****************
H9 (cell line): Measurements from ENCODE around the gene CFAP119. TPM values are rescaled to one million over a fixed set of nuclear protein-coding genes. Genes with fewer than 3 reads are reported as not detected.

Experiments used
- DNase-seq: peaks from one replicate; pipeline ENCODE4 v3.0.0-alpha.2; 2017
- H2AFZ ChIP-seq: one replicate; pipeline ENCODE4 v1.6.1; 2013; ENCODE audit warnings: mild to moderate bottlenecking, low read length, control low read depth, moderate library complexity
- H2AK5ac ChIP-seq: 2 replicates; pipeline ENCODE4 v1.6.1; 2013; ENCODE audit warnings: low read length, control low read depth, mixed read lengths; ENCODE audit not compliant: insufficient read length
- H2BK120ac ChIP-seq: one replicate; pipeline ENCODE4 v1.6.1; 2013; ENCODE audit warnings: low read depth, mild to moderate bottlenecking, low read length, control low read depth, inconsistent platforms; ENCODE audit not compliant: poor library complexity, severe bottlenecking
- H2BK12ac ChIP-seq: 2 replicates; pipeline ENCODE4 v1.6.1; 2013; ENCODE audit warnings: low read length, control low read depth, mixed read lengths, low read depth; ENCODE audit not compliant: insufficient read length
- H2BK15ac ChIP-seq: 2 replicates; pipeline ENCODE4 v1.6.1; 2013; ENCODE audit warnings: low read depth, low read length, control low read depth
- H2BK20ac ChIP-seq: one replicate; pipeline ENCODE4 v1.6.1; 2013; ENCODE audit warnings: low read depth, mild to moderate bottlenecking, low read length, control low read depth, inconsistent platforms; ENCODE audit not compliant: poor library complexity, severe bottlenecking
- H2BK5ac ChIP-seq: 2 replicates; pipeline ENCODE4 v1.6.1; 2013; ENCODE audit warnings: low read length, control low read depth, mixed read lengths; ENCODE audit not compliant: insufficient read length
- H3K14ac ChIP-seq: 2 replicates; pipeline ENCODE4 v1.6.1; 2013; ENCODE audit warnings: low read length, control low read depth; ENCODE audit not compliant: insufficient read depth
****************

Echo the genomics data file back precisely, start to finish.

H9 (cell line): Measurements from ENCODE around the gene CFAP119. TPM values are rescaled to one million over a fixed set of nuclear protein-coding genes. Genes with fewer than 3 reads are reported as not detected.

Experiments used
- DNase-seq: peaks from one replicate; pipeline ENCODE4 v3.0.0-alpha.2; 2017
- H2AFZ ChIP-seq: one replicate; pipeline ENCODE4 v1.6.1; 2013; ENCODE audit warnings: mild to moderate bottlenecking, low read length, control low read depth, moderate library complexity
- H2AK5ac ChIP-seq: 2 replicates; pipeline ENCODE4 v1.6.1; 2013; ENCODE audit warnings: low read length, control low read depth, mixed read lengths; ENCODE audit not compliant: insufficient read length
- H2BK120ac ChIP-seq: one replicate; pipeline ENCODE4 v1.6.1; 2013; ENCODE audit warnings: low read depth, mild to moderate bottlenecking, low read length, control low read depth, inconsistent platforms; ENCODE audit not compliant: poor library complexity, severe bottlenecking
- H2BK12ac ChIP-seq: 2 replicates; pipeline ENCODE4 v1.6.1; 2013; ENCODE audit warnings: low read length, control low read depth, mixed read lengths, low read depth; ENCODE audit not compliant: insufficient read length
- H2BK15ac ChIP-seq: 2 replicates; pipeline ENCODE4 v1.6.1; 2013; ENCODE audit warnings: low read depth, low read length, control low read depth
- H2BK20ac ChIP-seq: one replicate; pipeline ENCODE4 v1.6.1; 2013; ENCODE audit warnings: low read depth, mild to moderate bottlenecking, low read length, control low read depth, inconsistent platforms; ENCODE audit not compliant: poor library complexity, severe bottlenecking
- H2BK5ac ChIP-seq: 2 replicates; pipeline ENCODE4 v1.6.1; 2013; ENCODE audit warnings: low read length, control low read depth, mixed read lengths; ENCODE audit not compliant: insufficient read length
- H3K14ac ChIP-seq: 2 replicates; pipeline ENCODE4 v1.6.1; 2013; ENCODE audit warnings: low read length, control low read depth; ENCODE audit not compliant: insufficient read depth